So Donald and Kim . . .

. . .  seem to be patching this up pretty well. There’s the handshake, the intimate negotiations and a commitment on both sides to de-escalate the military tensions centred on the Korean peninsular. The world breathes a sigh of relief. 
So what possible use might a 2,000 year-old book be, in helping us to understand these things? Well, you better believe it can. This Sunday’s passage on Ephesians 4 takes on lying, anger and theft, all in the context of ego and pride. Paul’s remedy is found in nothing less than forgiveness, the unity of believers and the very example of Christ himself.
Tonight our fabulous young people will be leading the wonderful Youth-In service and unpacking the Parable of the Great Banquet – will all the style and energy they usually show.

Sunday Morning’s passage . . .

. . . is filled with some of the most memorable lines written by St Paul.  ‘…bearing with one another in love’, ‘…one Lord, one faith, one baptism, one God and Father of all’, ‘…some would be apostles, some prophets, some evangelists, some pastors and teachers’, and ‘….speaking the truth in love’.

In all of these much-loved phrases we see Paul’s determination to describe the many members of the church as a single body. We are many and we are one.

The challenge for us lies in whether we can take these ancient and familiar words and actively choose to live them out in ABC today? For nothing less is required of us.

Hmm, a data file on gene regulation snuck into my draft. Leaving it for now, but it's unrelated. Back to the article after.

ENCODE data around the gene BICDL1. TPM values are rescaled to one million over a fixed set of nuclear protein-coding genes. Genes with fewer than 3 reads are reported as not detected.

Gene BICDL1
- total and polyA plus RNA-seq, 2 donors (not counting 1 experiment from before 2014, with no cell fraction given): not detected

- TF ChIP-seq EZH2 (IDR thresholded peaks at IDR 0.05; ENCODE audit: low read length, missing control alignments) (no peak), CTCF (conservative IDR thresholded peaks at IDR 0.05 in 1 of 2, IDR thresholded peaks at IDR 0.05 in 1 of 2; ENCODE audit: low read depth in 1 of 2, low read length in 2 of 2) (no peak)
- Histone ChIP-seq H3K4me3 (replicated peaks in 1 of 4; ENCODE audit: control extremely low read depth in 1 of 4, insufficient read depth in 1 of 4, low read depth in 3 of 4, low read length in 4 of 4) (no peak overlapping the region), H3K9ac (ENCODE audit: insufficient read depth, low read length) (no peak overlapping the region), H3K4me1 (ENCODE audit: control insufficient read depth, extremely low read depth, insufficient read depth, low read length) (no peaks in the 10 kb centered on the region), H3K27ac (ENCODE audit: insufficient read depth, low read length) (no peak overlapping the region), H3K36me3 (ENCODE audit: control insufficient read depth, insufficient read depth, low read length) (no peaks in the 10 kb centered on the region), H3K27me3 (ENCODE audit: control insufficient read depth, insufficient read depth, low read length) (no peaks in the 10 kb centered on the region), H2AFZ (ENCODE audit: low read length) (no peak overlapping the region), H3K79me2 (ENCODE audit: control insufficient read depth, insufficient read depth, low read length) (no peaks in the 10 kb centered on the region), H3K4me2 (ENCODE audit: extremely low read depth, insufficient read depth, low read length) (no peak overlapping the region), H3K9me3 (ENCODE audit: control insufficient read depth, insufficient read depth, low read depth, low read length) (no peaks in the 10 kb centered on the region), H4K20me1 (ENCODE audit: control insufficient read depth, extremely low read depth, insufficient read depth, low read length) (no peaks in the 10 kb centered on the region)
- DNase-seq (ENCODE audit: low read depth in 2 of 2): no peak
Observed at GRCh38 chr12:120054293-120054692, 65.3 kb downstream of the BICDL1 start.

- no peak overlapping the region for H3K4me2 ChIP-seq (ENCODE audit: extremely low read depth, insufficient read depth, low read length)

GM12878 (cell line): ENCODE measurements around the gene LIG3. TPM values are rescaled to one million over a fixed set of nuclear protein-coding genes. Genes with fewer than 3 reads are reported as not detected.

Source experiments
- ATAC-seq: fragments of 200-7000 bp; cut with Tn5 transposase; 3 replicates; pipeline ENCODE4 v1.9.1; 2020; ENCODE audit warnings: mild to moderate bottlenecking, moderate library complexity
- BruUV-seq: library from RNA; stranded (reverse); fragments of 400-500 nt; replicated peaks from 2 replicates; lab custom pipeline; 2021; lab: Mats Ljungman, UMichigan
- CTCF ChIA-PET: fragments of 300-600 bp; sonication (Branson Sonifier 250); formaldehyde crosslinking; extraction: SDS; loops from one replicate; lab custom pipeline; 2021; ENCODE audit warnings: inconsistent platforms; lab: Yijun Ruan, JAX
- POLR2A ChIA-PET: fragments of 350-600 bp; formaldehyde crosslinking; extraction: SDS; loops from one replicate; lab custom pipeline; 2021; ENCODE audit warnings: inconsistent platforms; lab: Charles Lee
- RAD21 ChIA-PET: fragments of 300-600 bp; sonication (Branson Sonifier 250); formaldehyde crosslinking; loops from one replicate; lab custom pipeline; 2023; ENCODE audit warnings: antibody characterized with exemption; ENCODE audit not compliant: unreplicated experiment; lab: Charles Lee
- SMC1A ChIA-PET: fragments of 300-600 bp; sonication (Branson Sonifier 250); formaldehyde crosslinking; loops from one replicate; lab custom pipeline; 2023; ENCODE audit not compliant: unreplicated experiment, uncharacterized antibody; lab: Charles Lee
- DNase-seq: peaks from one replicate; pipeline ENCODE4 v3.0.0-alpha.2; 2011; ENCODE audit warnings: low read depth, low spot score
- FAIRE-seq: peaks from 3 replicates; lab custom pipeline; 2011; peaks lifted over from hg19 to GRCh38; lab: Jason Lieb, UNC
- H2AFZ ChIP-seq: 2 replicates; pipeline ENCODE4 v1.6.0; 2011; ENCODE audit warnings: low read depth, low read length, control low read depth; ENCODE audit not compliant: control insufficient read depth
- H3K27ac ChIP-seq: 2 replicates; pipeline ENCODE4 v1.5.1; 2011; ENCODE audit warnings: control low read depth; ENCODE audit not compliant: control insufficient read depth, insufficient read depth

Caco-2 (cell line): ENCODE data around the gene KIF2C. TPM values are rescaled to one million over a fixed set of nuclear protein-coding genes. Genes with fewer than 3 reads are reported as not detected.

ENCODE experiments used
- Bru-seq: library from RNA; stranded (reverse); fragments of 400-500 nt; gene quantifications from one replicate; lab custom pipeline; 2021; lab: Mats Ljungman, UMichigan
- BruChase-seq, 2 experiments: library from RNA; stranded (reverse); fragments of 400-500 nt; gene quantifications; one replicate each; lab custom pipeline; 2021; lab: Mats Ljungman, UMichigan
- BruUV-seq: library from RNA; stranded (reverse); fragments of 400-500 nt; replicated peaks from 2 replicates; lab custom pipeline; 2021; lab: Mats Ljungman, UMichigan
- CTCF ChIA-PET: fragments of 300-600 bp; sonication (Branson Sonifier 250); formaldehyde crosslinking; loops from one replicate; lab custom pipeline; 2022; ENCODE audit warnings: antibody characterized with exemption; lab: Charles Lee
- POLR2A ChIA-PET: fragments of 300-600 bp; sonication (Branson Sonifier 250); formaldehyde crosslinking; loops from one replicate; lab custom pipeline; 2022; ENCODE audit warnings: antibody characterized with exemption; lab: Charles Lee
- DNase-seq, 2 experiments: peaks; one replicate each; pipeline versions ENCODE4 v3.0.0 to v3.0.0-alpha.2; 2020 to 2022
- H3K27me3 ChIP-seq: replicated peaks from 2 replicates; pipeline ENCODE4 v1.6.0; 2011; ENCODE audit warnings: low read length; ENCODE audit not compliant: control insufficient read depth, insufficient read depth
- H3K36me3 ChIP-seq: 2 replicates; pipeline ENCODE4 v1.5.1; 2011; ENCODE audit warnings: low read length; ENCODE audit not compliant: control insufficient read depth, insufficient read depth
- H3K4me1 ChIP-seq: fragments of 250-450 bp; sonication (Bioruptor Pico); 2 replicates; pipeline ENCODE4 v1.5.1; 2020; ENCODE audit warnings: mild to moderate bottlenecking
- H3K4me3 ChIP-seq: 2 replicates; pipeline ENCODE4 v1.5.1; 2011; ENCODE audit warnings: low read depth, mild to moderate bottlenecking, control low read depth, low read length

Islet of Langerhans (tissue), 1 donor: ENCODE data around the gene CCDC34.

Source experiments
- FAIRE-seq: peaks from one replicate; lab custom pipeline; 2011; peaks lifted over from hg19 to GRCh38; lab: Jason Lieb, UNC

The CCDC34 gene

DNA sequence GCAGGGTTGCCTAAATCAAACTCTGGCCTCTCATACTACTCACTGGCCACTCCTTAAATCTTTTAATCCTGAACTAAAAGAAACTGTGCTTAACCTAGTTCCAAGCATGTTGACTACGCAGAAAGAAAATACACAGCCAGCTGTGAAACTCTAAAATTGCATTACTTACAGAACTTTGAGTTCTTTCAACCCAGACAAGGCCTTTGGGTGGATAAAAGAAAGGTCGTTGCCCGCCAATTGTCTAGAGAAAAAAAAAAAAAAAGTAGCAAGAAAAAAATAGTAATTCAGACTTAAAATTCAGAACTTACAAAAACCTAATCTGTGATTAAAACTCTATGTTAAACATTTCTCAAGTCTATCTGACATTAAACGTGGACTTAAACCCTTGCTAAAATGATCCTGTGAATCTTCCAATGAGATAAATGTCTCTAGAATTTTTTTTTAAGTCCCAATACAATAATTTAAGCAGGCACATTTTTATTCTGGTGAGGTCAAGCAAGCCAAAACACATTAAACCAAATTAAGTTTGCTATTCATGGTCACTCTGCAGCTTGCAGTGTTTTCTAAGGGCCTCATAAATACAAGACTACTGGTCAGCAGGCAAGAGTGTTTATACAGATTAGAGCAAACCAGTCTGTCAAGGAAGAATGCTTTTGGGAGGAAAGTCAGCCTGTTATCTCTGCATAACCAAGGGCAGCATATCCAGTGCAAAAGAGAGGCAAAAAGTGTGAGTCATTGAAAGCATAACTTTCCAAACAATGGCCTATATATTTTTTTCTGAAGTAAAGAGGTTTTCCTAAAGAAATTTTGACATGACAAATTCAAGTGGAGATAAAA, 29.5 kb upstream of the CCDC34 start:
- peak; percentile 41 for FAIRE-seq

Many churches . . .

. . . now carry a vision or mission statement. A short(ish) sentence by which the church defines its purpose; its mission. And just like ABC’s ‘be a disciple, make disciples’ these statements find their basis in scripture and are attempts to align ourselves with the missio dei – the mission of God.

The Bless Community in Northern France is an attempt to establish an evangelical foothold in a country where secularism prevails. After a number of years they have now settled on their own statement which reads, ‘Trust the Father, Receive the Spirit, Tell the Story of the Son.’ What we might take from it is that it is Trinitarian, reflecting each person of God. But this statement is also that it is active, describing how the Bless Community are choosing to live, and questioning us as to whether we too reflect such lives.

 


When last . . .

. . . did you have a major change of heart? Perhaps it was about your view of someone, perhaps it was to do with a political view, or even your view of the Bible and the nature of God?
We have these changes of heart. They can be disturbing, as we have to let go of long-held and greatly-cherished thoughts. But they can also be exhilarating and life-giving as we feel that our eyes have been opened and we have moved on to a greater understanding and experience of God. 
This Sunday morning we’ll consider a major shift in Paul’s understanding of Christian faith.  For us this will raise the consequent challenge to review our understanding of faith in the light of what God is revealing to us.
In the evening we will look at one of the most contested passages in the New Testament and seek to draw out its meaning for us today.

What is it about ‘Brians’?

What is it about ‘Brians’? Last week I heard US civil rights lawyer Bryan Stephenson tell some remarkable stories about his life and work and today at ABC we have our own Brian Addis speaking to us from Paul’s letter to the church in Ephesus. Brian tells great stories, but beyond them, can you listen for God’s voice, speaking, coaxing and challenging you in your discipleship.

Then tonight – the Prodigal Son – Rob Peirson. The young people will play a major part in our unpacking and relating of this famous story through leading the worship and their multimedia explanation of what this means for us today.